Maybe I was worried that the principal would take the suggestions as personal criticism? I am not sure. But the feeling stayed. for a while.
Until we got talking about a disabled parking space and toilet and the OT pointed out the school should already have one of each -not just for any current or possible future students who might need them, but also in case a grandparent, parent, visitor to the school etc needed to use them – or even if a staff member had some sort of accident and was, even temporarily, in a wheelchair.
At that point, I realised that of course all of this was not JUST for S. It was for S’s benefit to start with, but naturally, better access and improved facilities would benefit the whole school community and other children in the future.
With that realisation firmly in my mind, I found my mindset totally change – and I even found myself pointing things out that the OT missed . After all, if the government has funds to make a school accessible, let’s make it as accessible as we can !
It was with this new found enthusiasm and energy that I had my only “Oh-oh” moment of the morning.
The OT and I were outside one of the entrances she had identified would be a perfect place to build a ramp. The principal had been called away for a minute. When she returned, the OT showed her where the ramp could be built and mentioned that it was important for S to have a path out of the building at this far end, in case of, for example, a fire.
The principal went quiet. She nodded her head and then sighed. This was the moment I had been worrying about. I was sure of it. I was just waiting for her to make a comment that a ramp would be unattractive or unsuitable here or that she didn’t think access from this end of the school was important.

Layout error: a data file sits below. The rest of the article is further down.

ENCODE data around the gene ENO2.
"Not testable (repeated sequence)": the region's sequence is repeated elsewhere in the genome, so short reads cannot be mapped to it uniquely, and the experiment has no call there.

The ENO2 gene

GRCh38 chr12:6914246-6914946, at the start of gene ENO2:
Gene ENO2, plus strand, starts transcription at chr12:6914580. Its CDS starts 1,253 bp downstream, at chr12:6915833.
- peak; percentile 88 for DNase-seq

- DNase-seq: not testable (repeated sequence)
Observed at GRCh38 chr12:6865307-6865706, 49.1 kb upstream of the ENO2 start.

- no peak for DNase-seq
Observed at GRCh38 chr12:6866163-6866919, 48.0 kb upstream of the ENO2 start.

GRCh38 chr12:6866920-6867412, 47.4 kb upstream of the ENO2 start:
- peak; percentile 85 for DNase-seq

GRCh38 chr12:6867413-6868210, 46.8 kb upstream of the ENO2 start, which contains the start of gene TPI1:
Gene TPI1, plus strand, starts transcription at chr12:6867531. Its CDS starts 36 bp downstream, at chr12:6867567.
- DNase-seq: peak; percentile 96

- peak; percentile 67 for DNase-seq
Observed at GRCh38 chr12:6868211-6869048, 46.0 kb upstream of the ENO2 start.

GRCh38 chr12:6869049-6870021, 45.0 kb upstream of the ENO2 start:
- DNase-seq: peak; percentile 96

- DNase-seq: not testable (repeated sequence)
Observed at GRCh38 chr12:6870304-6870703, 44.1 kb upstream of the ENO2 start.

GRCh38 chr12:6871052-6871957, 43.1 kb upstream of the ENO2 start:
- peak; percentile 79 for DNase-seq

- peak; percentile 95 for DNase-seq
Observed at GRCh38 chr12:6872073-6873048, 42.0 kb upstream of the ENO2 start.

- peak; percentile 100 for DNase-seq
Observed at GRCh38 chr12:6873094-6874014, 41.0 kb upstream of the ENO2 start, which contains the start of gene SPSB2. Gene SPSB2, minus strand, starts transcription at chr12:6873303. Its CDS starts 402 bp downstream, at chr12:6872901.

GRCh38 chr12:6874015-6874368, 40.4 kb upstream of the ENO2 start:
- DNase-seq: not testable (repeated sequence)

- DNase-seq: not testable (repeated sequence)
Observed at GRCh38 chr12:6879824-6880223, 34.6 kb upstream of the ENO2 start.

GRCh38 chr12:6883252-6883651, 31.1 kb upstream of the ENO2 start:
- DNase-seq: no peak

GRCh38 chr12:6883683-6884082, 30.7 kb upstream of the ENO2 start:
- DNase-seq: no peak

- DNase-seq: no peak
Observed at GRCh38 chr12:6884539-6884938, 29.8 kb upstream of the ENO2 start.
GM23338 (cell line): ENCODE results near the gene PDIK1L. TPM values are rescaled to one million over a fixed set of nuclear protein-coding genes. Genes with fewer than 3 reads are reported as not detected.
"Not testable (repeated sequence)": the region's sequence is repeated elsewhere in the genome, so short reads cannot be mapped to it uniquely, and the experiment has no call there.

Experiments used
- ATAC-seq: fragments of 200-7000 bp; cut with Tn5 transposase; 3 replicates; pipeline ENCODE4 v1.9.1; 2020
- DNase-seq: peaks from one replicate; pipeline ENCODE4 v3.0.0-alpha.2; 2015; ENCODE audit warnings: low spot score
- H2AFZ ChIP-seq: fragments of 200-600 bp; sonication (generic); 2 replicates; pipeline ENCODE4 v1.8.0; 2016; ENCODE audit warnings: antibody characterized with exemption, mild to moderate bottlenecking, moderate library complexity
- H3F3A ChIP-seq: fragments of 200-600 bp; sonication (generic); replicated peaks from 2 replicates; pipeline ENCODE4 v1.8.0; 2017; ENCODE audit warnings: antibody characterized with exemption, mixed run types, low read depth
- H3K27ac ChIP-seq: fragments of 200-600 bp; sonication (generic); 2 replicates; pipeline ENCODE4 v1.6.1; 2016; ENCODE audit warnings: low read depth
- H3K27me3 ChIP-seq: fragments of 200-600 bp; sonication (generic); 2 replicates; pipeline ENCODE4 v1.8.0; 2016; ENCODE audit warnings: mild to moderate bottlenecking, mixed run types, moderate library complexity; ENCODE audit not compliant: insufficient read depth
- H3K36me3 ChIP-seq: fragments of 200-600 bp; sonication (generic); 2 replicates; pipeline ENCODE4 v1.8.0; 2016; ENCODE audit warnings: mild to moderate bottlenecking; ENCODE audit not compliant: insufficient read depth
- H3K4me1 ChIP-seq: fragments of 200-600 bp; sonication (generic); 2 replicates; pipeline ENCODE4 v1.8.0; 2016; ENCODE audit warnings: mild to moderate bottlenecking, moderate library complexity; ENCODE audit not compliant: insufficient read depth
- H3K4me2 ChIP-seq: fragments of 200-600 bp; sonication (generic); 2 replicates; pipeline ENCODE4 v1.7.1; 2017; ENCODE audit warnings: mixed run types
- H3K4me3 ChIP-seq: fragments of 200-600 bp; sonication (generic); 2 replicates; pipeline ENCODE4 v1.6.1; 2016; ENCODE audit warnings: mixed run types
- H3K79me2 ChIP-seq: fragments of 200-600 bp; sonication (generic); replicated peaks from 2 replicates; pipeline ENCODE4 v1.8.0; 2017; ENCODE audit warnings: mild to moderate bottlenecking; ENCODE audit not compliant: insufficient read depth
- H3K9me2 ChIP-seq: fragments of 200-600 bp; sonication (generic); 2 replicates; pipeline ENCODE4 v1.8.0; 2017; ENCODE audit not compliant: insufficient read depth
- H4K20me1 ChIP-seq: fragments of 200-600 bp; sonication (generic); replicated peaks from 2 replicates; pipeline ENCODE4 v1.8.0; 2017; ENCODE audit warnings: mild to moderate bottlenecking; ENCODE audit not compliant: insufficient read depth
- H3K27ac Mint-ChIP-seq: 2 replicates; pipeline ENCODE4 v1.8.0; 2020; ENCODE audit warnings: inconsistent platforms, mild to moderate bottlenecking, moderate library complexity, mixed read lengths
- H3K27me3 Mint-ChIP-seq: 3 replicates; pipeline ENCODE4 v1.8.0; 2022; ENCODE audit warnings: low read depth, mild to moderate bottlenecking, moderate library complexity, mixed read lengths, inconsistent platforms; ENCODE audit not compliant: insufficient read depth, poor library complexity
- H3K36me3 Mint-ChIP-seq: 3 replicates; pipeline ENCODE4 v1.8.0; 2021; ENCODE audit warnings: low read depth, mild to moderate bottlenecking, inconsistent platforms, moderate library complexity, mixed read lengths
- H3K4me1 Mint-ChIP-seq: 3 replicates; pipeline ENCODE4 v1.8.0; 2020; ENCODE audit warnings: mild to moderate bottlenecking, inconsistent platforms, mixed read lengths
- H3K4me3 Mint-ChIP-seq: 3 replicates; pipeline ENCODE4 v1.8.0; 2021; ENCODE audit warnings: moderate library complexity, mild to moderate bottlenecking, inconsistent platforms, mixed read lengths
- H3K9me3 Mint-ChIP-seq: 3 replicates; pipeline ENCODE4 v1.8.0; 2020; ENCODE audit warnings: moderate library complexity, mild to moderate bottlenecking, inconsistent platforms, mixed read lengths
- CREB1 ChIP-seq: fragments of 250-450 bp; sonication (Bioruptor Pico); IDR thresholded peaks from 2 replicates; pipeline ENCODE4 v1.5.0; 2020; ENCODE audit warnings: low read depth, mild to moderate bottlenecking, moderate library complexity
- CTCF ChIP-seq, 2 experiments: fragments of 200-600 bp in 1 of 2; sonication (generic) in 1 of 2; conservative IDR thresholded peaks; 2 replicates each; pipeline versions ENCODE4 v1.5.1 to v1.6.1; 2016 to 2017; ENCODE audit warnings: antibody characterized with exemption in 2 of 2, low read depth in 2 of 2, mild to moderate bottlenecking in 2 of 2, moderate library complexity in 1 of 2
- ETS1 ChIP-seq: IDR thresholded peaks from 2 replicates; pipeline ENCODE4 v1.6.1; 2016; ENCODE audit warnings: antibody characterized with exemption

Instead, this is what she said:
‘But what if the fire is at this end of the building?’
So she’d been thinking only of my child and his safety. Glorious lady!
As we were leaving, the principal suggested that it would be nice for me to bring S in to see the school for himself and for her to meet him.
We”ll be lining that up very soon.
So yes, I think we have a winner.
I have almost finished filling in our application form.
Very, very excited and relieved to hopefully have this part of the journey over.
Next up is the applications for funding (for both S and the school) and then, school transition sessions with his kinder and the school, discussions with PT, OT and Speech therapists about how best S will access all aspects of the curriculum etc etc… I will also be visiting another child who has similiar speech and mobility issues to S who is currently in grade 3, to see how it all happens with him in practice. I think this will be a very valuable experience.
So the journey will continue, but I definitely feel one major step closer to my little kinder boy becoming a big school kid!!!